This I Believe
I believe in camping.
I believe in collecting gear in shades of khaki and brown, planning the meals, packing the car and road tripping it to my favorite campsites. There’s something exciting about setting up your won tent, putting the chairs around the campfire circle and laying out the 5 year old, royal blue with fishes tablecloth, salt and pepper shakers and blue and white speckled enamelware dishes. I love the moment it’s all set up. You’re sweaty, your hands are covered in sap and pine needles, and your feet, through your flip flops are dusted with a fine layer of soft brown dirt. This is your home. You made it. It’s all yours, until you check out by noon on the day of your departure. Let the camping begin!
When I was growing up in urban California, camping was a rare, once yearly pilgrimage. My dad went all out, with steaks and corn on the cob. The tent was huge and required the help of the whole family to put up. I can hear my dad’s strict warning to always use a stick to check for snakes under any rock we sat on. Then we were free. My brothers and sisters and I would run dangerously wild and unsupervised through the wild Sierra Nevada wilderness, looking for water, finding it, then daring one another to take the plunge. We all did. An icy cold glacier run off that made you heart stop and took the breath right out of you. I’ve never been the same since.
My favorite part of the camping trip is the food. Pancakes and sausage in the morning, trail mix, pb&j and sun warmed Oreos for lunch and there’s nothing like hot dogs cooked on a stick, charred to perfection, with baked beans to boot. Of course, the piece de la resistance is the s’more. Hershey’s chocolate sandwiched between a hot gooey marshmallow and graham crackers, my children, already clean and in their pajamas, sticky faces smiling, sticky hands touching once undefiled surfaces. With camping everything and nothing is sacred. You’re dirty, you smell like campfire, your hair is stiff from lack of washing and you’re sitting at the throne of God.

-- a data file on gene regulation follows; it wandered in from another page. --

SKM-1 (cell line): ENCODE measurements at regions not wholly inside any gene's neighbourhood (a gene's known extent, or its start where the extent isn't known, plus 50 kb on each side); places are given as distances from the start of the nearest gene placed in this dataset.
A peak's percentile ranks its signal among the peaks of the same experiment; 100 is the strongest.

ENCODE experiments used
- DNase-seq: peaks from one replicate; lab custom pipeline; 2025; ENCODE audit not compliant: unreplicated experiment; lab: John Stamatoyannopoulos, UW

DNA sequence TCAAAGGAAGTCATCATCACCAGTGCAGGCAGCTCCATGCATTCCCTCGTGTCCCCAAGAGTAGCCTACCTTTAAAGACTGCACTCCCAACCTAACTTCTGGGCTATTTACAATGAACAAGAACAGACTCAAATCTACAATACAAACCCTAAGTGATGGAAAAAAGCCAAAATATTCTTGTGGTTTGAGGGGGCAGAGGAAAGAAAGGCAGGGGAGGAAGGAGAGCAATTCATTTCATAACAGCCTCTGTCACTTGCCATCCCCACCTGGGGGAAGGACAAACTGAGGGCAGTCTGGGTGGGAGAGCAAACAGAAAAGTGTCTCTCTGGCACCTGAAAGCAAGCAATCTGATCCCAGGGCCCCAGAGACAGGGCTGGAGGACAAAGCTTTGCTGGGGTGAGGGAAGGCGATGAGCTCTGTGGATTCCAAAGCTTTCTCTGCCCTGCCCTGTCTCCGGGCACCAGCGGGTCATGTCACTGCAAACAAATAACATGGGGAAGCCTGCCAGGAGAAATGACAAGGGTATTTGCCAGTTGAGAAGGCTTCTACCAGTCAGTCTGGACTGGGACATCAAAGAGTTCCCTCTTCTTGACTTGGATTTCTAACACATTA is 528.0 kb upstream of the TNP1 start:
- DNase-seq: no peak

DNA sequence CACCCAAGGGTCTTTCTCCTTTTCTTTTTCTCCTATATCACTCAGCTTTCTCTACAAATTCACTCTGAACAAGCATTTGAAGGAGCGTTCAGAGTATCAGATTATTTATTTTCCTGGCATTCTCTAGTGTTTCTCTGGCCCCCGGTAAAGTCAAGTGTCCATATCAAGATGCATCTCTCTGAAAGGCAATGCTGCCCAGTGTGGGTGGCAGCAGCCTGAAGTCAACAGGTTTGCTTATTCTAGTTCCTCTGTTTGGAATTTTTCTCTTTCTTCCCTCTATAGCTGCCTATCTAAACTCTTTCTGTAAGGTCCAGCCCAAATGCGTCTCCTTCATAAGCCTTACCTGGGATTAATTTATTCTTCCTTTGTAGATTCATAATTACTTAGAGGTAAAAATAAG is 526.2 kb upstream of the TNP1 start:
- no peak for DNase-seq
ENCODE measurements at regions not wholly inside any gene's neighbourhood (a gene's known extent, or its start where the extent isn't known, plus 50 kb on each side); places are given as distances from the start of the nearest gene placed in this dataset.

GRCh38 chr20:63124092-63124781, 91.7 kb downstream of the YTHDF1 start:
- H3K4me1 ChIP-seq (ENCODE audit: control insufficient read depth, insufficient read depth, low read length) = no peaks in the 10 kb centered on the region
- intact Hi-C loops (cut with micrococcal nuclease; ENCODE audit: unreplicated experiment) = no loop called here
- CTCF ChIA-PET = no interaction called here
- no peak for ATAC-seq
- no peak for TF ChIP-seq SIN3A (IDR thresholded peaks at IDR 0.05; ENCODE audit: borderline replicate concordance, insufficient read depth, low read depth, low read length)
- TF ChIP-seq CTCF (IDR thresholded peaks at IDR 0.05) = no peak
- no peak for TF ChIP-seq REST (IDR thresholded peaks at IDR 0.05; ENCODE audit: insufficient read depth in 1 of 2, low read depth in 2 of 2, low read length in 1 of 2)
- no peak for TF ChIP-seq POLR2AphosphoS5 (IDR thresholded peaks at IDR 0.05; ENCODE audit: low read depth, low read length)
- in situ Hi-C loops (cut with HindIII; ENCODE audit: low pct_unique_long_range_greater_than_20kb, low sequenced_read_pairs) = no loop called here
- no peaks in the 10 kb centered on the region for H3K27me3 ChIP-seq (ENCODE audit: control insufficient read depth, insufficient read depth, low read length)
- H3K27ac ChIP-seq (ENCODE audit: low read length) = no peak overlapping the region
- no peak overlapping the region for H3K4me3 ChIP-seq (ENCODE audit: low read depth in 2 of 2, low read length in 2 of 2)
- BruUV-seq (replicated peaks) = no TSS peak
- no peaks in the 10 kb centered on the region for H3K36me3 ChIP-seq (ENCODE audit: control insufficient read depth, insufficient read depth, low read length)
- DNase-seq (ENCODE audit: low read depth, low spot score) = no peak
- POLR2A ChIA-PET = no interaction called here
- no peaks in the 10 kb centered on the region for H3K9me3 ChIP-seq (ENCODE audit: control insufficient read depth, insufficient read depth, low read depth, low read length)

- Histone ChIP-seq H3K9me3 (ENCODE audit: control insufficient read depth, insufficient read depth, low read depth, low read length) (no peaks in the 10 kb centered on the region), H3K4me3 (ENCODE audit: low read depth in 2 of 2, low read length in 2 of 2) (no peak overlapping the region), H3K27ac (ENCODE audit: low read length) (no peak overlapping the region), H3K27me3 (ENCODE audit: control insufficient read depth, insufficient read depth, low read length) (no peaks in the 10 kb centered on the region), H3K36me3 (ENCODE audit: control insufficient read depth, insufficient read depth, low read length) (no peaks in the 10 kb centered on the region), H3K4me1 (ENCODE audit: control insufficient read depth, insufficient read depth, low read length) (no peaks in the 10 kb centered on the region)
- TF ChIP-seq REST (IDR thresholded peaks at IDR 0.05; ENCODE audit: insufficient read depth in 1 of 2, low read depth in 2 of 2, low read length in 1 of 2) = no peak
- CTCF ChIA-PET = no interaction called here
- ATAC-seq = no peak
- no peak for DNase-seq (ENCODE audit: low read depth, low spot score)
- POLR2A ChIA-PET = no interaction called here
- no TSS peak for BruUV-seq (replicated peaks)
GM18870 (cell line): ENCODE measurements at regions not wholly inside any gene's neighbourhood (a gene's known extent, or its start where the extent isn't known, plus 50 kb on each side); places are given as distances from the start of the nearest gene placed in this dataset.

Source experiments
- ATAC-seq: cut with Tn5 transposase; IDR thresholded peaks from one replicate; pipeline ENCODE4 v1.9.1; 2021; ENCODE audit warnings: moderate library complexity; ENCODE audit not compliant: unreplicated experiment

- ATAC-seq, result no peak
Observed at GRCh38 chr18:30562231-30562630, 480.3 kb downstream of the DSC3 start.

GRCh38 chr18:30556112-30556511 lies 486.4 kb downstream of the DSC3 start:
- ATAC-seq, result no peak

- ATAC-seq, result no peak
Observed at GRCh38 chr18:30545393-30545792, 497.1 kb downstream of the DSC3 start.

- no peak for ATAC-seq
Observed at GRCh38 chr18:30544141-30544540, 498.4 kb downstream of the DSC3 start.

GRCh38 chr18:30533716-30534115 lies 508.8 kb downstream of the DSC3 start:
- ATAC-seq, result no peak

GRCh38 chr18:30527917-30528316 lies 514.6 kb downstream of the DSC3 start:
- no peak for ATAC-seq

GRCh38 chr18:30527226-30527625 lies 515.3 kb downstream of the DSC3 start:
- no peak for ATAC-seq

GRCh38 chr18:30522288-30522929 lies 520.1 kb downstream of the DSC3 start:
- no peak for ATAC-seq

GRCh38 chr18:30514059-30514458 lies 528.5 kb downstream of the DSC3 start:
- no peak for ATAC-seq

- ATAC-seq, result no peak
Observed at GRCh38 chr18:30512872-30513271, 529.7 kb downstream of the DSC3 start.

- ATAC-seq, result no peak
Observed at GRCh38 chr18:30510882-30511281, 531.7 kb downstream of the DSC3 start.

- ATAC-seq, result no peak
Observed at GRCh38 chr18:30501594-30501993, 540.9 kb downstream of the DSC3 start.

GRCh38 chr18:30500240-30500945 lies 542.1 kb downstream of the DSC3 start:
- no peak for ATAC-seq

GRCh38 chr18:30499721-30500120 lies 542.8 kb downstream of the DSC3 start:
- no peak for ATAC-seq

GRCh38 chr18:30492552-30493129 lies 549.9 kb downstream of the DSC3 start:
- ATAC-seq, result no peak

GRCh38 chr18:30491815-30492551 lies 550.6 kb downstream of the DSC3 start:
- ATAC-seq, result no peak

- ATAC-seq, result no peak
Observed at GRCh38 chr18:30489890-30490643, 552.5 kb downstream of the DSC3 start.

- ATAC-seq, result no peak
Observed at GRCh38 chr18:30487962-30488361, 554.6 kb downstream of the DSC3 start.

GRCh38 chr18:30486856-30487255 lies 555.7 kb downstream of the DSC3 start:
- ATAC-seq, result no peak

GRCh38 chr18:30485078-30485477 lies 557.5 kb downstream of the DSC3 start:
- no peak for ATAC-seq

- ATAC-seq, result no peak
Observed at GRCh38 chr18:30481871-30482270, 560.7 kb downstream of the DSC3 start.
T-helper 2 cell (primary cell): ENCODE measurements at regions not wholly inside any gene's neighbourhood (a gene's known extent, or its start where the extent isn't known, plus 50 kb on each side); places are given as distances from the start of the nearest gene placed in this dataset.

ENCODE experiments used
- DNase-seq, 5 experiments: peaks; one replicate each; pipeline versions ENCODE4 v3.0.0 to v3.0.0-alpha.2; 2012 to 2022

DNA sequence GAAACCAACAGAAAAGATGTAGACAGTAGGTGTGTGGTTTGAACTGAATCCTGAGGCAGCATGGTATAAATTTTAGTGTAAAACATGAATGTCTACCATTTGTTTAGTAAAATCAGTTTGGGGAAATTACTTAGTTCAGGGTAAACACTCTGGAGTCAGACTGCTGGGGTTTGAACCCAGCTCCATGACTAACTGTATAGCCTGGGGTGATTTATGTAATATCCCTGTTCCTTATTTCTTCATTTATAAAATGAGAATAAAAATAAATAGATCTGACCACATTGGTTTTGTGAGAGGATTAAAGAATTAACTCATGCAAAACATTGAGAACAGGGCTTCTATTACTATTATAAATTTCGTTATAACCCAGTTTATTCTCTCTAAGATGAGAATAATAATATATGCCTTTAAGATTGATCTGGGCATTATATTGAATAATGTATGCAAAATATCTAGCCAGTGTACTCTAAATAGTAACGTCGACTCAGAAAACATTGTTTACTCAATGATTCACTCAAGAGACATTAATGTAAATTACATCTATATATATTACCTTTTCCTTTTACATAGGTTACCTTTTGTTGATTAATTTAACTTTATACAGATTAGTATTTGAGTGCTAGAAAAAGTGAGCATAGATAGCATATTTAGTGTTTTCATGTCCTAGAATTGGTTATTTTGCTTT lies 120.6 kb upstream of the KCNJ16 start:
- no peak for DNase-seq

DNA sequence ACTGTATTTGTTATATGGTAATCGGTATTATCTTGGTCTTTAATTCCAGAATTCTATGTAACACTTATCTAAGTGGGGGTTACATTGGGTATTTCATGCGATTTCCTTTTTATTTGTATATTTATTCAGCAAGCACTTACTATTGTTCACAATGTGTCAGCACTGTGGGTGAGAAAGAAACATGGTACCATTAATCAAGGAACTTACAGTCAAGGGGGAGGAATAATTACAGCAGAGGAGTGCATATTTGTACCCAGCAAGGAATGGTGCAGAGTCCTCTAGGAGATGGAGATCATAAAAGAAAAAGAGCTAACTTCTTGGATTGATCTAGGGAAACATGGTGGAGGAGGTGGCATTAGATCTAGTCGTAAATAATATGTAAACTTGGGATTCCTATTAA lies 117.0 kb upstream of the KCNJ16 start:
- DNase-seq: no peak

I believe in camping. Sharing nature with my children, teaching them how to properly ride a rapid without getting too bruised up, singing silly songs at the top of our lungs until we’re hoarse, watching my kids go from the newborn in the car seat on the picnic table to the adolescent building the perfect log cabin fire, passing on the legacy to my children that my father left me, knowing it will pass from them on and on and on…This, I believe.
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